Can better data defeat the next pandemic?
Northwell Health has built an elaborate data system to track and fight COVID-19. If this system goes global, it could prevent a future pandemic.
Michael J. Dowling is president and chief executive officer of Northwell Health, New York's largest health care provider and private employer, with 23 hospitals, more than 800 outpatient locations, and 75,000+ employees. One of health care's most influential executives, Mr. Dowling has received numerous awards, including the Ellis Island Medal of Honor, an honorary degree from the prestigious Queen's University Belfast and his selection as the Grand Marshal of the 2017 St. Patrick's Day Parade in NYC. He also serves as chair of the Institute for Healthcare Improvement.
MICHAEL DOWLING: During the COVID crisis, we had a system dashboard. So each day we collected information on about 20 different things: the details about new patients coming in; the condition of the patients that we had; the situation with patients leaving; the data about how many people were on vents, how many people were in the ICU on a daily basis, how each of those numbers changed, where you could identify trends.
We also had extraordinary data on staffing, where our staff were, the situations with our staff, the talents that each of our staff had, where we could deploy the staff. All of that was extraordinarily important and I would say that we probably had the most elaborate dashboard of any health system dealing with this crisis, which I think can become a template for what others should be using. And of course, whenever you develop anything and somebody else gets it, they improve it. So, more locally, let me mention that what we have developed in our health system is we have developed a local surveillance tracking system right now. So we, for example, now on a daily basis know the incidents of respiratory disease and other such factors in every single one of our locations across the region.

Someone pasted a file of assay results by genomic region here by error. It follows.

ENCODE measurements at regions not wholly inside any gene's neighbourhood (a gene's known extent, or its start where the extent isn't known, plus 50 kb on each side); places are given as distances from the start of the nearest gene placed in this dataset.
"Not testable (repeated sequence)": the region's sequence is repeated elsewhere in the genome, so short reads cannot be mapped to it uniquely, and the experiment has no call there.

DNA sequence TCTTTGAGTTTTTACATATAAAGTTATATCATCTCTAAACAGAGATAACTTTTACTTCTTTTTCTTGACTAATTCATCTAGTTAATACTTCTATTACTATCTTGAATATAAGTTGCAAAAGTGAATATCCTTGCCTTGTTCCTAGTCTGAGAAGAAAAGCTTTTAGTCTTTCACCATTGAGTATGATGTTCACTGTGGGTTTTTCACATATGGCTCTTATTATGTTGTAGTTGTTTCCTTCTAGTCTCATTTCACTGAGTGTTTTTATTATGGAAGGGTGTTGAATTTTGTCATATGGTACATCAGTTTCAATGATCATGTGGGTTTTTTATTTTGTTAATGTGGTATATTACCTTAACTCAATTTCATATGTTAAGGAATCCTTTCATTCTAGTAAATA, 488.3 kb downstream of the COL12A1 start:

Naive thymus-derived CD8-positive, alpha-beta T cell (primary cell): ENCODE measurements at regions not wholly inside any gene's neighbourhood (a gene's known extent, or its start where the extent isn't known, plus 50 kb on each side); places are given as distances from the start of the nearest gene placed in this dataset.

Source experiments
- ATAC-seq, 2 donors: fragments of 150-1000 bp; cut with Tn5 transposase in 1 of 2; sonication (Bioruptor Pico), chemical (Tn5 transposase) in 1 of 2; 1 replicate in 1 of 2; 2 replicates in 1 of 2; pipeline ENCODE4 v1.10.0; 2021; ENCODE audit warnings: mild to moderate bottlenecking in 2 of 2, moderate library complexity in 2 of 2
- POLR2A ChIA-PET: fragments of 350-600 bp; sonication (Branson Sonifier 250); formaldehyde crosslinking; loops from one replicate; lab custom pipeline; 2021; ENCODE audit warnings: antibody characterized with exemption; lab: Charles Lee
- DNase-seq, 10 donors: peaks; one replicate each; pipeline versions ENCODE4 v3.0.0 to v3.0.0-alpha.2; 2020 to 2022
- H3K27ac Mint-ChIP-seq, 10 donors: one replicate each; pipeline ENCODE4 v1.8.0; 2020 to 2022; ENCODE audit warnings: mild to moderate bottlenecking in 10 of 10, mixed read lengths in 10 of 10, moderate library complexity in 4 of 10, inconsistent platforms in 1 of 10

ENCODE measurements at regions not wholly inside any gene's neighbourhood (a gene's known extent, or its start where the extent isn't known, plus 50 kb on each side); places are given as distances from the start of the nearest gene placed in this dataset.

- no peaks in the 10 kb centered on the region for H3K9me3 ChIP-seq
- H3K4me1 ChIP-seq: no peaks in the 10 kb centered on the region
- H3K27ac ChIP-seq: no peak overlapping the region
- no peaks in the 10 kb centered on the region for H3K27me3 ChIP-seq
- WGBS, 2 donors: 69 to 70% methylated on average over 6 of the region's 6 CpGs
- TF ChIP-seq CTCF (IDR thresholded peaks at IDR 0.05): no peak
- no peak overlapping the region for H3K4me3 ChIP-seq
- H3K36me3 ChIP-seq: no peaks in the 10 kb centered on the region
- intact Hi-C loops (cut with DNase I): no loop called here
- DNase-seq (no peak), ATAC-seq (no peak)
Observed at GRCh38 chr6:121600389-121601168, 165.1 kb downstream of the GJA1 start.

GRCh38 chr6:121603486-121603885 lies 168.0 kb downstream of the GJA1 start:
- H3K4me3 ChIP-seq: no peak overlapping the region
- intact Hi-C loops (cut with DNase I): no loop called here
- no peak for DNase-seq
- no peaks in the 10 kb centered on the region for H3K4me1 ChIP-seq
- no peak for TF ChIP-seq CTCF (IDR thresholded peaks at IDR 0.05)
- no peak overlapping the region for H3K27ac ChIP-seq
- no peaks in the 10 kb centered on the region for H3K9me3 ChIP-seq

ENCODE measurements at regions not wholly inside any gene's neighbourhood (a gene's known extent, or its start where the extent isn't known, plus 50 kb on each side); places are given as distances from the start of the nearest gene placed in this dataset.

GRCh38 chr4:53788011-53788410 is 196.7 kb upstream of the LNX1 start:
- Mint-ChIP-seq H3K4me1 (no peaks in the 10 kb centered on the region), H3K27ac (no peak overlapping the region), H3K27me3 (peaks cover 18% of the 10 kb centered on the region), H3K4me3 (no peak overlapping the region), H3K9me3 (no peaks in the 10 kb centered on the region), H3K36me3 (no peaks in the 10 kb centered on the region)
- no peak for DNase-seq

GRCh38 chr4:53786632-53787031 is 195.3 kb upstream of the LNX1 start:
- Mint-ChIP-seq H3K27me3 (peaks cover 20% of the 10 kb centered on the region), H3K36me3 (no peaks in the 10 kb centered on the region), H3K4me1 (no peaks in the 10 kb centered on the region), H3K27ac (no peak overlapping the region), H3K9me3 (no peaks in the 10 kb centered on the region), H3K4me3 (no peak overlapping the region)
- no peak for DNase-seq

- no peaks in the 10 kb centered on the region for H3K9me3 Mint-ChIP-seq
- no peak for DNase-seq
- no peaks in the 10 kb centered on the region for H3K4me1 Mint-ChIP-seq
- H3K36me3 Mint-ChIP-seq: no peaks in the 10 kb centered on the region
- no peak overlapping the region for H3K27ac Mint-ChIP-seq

So, for example, just a week and a half ago we noticed that in one part of our geography there was a huge spike in one region. So we jumped on it right away to find out, what does that really mean? Because if you can anticipate that way in advance, you probably have five or six days of anticipated room before you know that you're going to have a problem at the end. So we have developed those and we're working with the State of New York to have the State of New York enhance its surveillance systems. So the lessons learned by systems a lot like ours at the ground level can obviously be taken and replicated on a global and national level.
Where we were very lacking as a country was in surveillance. I believe very, very strongly that we should have been—and should be now—working with other countries, including China, including the European Union, including England, and others, to figure out how to develop a surveillance system so you can anticipate way in advance when these things are going to occur. Because we will have another pandemic. So we should use the lessons from this opportunity to develop the data systems to be able to figure out how to anticipate those future ones.
- This coronavirus pandemic is very much still ongoing, but now is the time to discern its lessons so that we are more prepared for the next one. Michael Dowling, president and CEO of Northwell Health, shares how their health system is collecting and utilizing vast amounts of health data to best care for patients and to quickly identify and manage COVID-19 surges.
- "I would say that we probably had the most elaborate dashboard of any health system dealing with this crisis," says Dowling. Northwell Health has also developed a "local surveillance tracking system" which has allowed them to react to COVID spikes early. Dowling hopes that these systems will be adopted by and improved upon by other networks.
- In addition to improvements to New York State's illness surveillance system, Dowling hopes to see a more global approach to fighting the pandemic where infection data is tracked shared between nations and warning signs can be acted on early enough to avoid another crisis.